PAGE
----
Mission Plan – March 31st

Crew 296, MarsUCLouvain 2024, is composed of 8 members. Each of us will be conducting experiments to broaden our knowledge about Mars and space travel.
Following in the report, you will find precise descriptions of the experiments we will be conducting.
This mission will be considered successful if, first, all our members come back safely to Earth, and if we manage to conduct our experiments for the full duration of the mission.

I will be conducting two experiments.
The aim of the first experiment is to test the extent to which a device for capturing and recognizing finger-based gestures can be impacted by extreme experimental conditions, such as those found in unfamiliar, restrictive or even hostile environments for human beings.
To this end, crew members will test the TapStrap, a ring-based gesture capture devices. This test will be carried out once before the mission, then three times during the mission. The efficiency, effectiveness and subjective satisfaction of crew members in using these devices will be evaluated.
A second experiment will test the extent to which drone piloting can be impacted by the same extreme conditions. The experiment will also be repeated four times.
From the analysis of the data collected, we hope to draw lessons about the use of interactive applications in extreme conditions, using different modalities of interaction.

Space is a dangerous and relentless, throwing challenges to everybody who dares venture into the unknown. Collecting and understanding data from an alien world is key to survival, that is why my experiment is going to be about the study of the danger of dust from Martian storms. These storms are not very well understood and the dust they pick up can be hazardous for the vital equipment such as the solar panels. I will use two weather stations that will track luminosity, air pressure, wind speed and temperature for two weeks and use my mapping skills to figure out if the environment around the MDRS is suitable for sensitive equipment or not. One of the weather stations will be stationary during the two weeks and the other will be mobile, moved each day to a new location to try and gauge the exposition to dust and wind.

An overlooked aspect of a Mars exploration mission is the selection of the landing site location. Whether it is for the initial landing, or for the establishment of a base, the chosen location must meet a lot of mission-critical criteria. Most orbital-produced topographic maps of Mars suffer from a of lack of spatial resolution. My research project will hence be focused on the production of high-fidelity topographic maps of the study area using a method known as photogrammetry, along with UAV (unmanned aerial vehicle) technology.

During the M.A.R.S. UCLouvain mission, team members will be confronted with an unpredictable environment. A great deal of preparation is required to cope with unexpected situations. To support the crew and help them carry out tasks and make the right decisions, I propose to use an artificial intelligence (AI) stored locally on a computer.
The AI would be trained throughout the year with mission information, such as scientific objectives, technical constraints and safety protocols. In this way, it could provide useful information and advice tailored to the specific circumstances of the mission.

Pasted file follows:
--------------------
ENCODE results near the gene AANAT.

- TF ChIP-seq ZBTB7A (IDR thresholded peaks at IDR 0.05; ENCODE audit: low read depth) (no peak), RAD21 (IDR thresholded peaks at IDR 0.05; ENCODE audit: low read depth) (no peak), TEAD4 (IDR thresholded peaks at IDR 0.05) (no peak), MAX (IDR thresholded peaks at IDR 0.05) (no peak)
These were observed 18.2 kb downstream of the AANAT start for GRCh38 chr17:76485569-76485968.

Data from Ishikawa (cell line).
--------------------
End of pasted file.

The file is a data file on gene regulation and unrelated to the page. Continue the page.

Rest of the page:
AI could be used as a tool similar to ChatGPT, enabling team members to ask questions and get answers quickly and easily. It could also be used to monitor environmental conditions and report any significant changes that might affect the mission.
To take the idea a step further, I propose transforming the AI into a voice assistant using a program. This would enable team members to communicate with it without having to use a keyboard or screen, which could be particularly useful during spacewalks or in other situations where the hands are busy.

In the MARSISS study (2023/18DEC/530), we want to investigate various health parameters, ranging from immunity to psychology features, before, during and after simulation. These will be assessed during a two-week Martian simulation, involving group isolation and the absence of communication with the outside world. Young, healthy participants will receive a placebo or a supplementation with a probiotic, Lactobacillus helveticus (LH). This bacterial strain has been reported to have a positive influence on sleep and stress management in the scientific literature. Regarding the data and samples to be collected, stress levels will be measured through several biomarkers such as salivary cortisol and aMMP-8 levels, heart rate and heart rate variability. Body temperature and oxygen saturation, variables associated with sleep, will be recorded alongside sleep quality and quantity. The possible impact of LH on immunity will also be a focus of study. Thereby, the production of antibodies and cytokines in blood and saliva, as well as the population of immune cells present in the blood, will be studied. On top of that, we will collect urines to assess neurotransmitters related to stress levels as well as their metabolites together with faeces to determine the presence of the bacteria studied. In addition, several self-report questionnaires will be completed by participants to assess personality, perceived stress levels, daytime sleepiness, and personal satisfaction with sleep. The aim of this research is to improve our understanding of the living conditions and modifications undergoing in the human organism during exposure to the simulation environment, and to propose possible measures to improve the daily lives of those working in space before, during and after their mission(s).

Imane : Stress (urines + saliva) + faeces
Alba : Immunity (saliva and blood)
Arnaud : Sleep (physiological data + sleep questionnaires) + Stress (physiological data + urines)
Loriane : Psychology (personality questionnaire)

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